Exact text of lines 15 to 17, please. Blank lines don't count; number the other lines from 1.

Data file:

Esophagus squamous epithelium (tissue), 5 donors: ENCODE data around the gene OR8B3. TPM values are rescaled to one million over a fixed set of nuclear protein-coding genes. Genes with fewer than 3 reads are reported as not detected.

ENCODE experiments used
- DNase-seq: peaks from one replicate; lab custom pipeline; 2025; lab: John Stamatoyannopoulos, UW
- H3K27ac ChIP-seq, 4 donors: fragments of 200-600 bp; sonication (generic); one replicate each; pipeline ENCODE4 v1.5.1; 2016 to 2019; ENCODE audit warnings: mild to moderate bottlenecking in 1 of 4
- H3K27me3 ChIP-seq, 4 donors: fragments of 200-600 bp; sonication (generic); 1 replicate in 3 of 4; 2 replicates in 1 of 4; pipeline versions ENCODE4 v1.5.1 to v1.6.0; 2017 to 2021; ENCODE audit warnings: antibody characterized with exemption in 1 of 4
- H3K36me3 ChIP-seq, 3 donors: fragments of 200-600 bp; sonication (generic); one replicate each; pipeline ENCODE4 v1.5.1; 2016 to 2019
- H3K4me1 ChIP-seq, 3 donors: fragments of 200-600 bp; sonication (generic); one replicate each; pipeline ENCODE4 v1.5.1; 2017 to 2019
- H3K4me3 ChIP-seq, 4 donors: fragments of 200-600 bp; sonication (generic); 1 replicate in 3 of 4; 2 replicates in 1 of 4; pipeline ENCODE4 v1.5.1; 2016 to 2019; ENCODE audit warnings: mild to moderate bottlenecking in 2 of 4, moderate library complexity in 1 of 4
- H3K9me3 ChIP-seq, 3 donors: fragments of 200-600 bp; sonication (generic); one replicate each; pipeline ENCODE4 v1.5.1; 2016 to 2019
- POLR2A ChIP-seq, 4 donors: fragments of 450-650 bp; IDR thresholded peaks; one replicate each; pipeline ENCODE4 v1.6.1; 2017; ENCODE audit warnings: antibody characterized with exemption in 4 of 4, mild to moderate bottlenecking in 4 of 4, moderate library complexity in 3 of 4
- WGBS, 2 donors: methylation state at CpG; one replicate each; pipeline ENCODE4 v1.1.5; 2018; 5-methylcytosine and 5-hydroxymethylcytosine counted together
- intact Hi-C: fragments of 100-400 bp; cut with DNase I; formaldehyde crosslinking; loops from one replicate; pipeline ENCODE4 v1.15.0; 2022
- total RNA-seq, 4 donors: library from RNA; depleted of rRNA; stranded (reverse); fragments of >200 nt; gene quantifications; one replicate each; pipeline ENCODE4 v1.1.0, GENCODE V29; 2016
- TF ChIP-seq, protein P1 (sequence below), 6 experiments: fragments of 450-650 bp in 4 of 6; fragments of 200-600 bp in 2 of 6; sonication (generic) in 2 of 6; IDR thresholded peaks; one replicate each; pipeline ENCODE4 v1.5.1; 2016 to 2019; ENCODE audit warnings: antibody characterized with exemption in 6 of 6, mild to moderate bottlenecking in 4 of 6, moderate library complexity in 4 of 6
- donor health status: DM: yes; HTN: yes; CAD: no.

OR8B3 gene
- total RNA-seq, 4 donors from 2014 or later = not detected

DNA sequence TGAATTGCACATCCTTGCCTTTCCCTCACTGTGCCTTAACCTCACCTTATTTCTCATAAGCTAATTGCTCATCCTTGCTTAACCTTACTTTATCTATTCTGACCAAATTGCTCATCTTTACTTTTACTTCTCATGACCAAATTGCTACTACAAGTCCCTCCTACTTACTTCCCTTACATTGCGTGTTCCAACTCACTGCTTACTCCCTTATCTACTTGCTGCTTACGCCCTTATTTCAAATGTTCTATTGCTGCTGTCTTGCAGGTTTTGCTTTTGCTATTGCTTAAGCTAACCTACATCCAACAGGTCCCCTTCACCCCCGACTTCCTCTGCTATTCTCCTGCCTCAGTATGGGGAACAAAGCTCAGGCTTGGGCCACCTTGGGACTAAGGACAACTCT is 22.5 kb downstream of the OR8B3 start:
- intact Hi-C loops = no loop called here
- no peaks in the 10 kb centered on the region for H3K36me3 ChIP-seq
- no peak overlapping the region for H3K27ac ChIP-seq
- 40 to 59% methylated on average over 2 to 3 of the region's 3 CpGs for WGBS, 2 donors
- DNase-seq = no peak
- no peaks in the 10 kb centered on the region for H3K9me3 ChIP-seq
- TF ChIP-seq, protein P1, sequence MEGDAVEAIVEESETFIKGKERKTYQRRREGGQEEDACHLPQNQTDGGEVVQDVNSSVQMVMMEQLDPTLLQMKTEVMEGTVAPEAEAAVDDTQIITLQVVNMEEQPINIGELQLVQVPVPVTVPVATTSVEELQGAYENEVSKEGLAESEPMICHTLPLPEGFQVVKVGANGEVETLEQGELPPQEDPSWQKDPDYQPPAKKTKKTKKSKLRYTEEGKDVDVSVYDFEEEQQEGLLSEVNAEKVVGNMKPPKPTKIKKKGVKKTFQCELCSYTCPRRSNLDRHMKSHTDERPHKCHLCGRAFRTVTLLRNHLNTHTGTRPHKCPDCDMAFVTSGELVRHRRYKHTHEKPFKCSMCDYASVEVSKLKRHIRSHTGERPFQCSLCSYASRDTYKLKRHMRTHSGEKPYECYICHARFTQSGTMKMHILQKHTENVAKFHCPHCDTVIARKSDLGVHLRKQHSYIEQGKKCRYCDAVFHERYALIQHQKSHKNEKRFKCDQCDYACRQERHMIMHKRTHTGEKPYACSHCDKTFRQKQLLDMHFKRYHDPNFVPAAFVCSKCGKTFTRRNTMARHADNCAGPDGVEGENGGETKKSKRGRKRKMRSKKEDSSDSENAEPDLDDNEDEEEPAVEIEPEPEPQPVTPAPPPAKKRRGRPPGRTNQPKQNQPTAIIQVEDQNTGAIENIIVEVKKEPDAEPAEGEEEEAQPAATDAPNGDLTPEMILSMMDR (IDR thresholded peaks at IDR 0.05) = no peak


- donor health status: DM: yes; HTN: yes; CAD: no.

OR8B3 gene
- total RNA-seq, 4 donors from 2014 or later = not detected